2. Once they have reported aloud, ask the teachers to pass thier lesson to the teacher on the right and ask that teacher to add what they might include in the lesson from their discipline. Then after a few minutes, pass the papers to the right again until all teachers have added something to all other lessons.  Redesign, collaborate, and integrate!

Independent Practice

  1. Once they have completed the round robin with the lessons ask teachers to rewrite their lesson using the suggestions from the other teachers.
  2. Using a document camera, the instructor will show a few "before" lessons and a few completed lessons and identify the original lesson (by color) and show how the other teachers/disciplines added to and expanded the lesson.
  3. Review aloud how the lesson has changed and how it might affect instruction and learning.
  4. If you are presenting to the Leadership Team, suggest this activity and Power point to each department head and ask them to take it to their next department meeting.  The objective is for each teacher to redesign a lesson they’ve taught and integrate instruction. (This is a step for those who are presenting to their Leadership Teams).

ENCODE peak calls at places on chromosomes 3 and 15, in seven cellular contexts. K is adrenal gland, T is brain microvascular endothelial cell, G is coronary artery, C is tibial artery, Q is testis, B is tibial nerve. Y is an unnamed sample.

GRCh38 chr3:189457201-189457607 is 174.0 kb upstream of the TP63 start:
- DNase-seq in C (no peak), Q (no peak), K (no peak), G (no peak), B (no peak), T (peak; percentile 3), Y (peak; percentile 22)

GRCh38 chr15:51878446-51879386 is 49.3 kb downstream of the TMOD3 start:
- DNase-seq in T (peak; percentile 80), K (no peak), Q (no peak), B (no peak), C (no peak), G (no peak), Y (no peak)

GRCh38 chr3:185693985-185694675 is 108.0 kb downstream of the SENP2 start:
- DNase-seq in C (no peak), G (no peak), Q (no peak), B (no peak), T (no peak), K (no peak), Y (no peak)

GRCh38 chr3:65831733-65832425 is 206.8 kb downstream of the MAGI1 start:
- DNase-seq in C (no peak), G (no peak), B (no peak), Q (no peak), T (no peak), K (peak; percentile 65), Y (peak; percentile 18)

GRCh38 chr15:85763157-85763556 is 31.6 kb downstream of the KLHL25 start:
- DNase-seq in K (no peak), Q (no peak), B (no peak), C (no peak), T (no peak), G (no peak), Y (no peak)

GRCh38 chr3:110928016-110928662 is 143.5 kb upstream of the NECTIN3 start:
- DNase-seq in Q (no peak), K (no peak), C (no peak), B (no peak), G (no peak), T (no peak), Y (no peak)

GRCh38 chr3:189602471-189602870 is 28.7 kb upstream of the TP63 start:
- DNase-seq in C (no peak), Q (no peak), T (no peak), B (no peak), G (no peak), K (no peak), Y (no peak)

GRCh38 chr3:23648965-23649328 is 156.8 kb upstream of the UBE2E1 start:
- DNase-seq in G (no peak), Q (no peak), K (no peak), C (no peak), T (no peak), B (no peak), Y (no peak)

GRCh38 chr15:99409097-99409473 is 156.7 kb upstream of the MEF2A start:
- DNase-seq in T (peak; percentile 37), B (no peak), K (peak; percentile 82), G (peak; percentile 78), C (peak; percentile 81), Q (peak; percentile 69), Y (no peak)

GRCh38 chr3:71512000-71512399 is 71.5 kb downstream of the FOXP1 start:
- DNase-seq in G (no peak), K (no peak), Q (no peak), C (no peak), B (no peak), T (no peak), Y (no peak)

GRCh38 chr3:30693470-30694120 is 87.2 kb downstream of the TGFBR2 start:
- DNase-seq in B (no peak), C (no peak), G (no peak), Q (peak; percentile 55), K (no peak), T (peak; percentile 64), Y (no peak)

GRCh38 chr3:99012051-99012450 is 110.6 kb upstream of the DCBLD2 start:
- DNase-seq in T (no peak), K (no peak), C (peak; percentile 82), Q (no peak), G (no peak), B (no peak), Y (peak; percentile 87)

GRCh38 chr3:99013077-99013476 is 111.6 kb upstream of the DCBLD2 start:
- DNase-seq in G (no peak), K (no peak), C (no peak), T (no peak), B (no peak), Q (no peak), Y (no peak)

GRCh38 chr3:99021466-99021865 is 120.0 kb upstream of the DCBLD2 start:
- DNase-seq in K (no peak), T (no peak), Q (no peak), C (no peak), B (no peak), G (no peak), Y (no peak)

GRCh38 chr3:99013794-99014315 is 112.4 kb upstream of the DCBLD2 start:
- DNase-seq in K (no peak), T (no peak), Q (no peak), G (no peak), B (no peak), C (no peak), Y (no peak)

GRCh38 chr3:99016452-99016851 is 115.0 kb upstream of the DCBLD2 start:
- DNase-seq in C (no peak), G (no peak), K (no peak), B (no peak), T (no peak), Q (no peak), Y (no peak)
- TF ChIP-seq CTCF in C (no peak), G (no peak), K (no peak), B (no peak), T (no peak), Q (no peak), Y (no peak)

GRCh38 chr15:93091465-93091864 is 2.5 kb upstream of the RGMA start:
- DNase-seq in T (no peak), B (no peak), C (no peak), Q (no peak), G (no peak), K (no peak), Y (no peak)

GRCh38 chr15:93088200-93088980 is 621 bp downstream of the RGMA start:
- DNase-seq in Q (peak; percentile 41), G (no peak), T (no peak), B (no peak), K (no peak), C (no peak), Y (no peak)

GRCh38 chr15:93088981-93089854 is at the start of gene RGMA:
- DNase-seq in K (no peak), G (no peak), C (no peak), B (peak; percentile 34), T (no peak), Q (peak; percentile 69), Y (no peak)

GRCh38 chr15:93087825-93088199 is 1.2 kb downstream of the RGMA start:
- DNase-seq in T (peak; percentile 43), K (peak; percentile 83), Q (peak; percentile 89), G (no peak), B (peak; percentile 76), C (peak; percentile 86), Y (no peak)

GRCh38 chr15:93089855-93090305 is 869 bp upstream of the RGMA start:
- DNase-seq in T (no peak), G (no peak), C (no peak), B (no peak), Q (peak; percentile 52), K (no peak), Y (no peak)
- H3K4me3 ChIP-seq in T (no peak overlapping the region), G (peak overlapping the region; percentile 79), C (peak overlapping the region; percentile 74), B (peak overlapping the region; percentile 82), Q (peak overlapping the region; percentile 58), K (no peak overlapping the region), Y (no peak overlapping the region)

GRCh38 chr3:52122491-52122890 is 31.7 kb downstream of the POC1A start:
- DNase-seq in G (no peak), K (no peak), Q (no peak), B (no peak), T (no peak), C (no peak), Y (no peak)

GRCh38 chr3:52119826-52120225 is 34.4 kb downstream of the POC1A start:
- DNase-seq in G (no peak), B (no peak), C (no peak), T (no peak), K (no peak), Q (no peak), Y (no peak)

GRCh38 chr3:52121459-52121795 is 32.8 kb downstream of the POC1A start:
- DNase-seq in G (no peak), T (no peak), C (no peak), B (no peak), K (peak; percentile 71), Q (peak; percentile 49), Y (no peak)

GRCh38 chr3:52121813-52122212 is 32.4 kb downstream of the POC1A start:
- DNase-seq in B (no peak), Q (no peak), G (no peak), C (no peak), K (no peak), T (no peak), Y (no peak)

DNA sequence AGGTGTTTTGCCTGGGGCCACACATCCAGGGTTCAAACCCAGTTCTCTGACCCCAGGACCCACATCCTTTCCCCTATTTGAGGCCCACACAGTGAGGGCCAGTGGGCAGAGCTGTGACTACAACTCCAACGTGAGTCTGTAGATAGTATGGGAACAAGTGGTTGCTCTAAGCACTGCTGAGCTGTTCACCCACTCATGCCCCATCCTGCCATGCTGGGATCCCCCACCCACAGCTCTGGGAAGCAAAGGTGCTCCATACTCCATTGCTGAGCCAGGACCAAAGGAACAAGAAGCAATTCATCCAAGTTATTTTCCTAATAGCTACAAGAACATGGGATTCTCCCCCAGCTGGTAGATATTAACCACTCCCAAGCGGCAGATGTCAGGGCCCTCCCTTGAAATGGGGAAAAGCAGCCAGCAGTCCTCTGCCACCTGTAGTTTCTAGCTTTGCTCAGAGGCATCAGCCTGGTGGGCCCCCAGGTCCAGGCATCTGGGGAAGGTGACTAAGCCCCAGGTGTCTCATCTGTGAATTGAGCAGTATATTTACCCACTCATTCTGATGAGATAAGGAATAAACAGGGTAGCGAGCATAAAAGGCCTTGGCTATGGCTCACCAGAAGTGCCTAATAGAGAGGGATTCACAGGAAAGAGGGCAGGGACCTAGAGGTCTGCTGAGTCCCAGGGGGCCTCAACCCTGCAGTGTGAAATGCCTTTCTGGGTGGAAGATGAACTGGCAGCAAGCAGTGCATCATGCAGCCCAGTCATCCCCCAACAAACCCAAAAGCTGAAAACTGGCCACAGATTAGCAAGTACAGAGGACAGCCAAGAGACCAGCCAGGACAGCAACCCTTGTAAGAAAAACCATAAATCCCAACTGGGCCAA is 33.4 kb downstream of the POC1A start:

5. Ask the teachers to write the quick outline of an integrated lesson based on the activity they have just completed.  The goal is that each teacher leaved the meeting with one 21st century lesson that is integrated with other disciplines.


immediately after the staff presentation (or the presentation to the leadership team,) make available the survey for teachers to complete (copy is attached.)  Ask the department chairs to complete the survey within 24 hours. Provide the faculty and the administration the results of the survey and review with administration and leadership team. Identify steps the school could take to help facilitate teachers designing lessons together.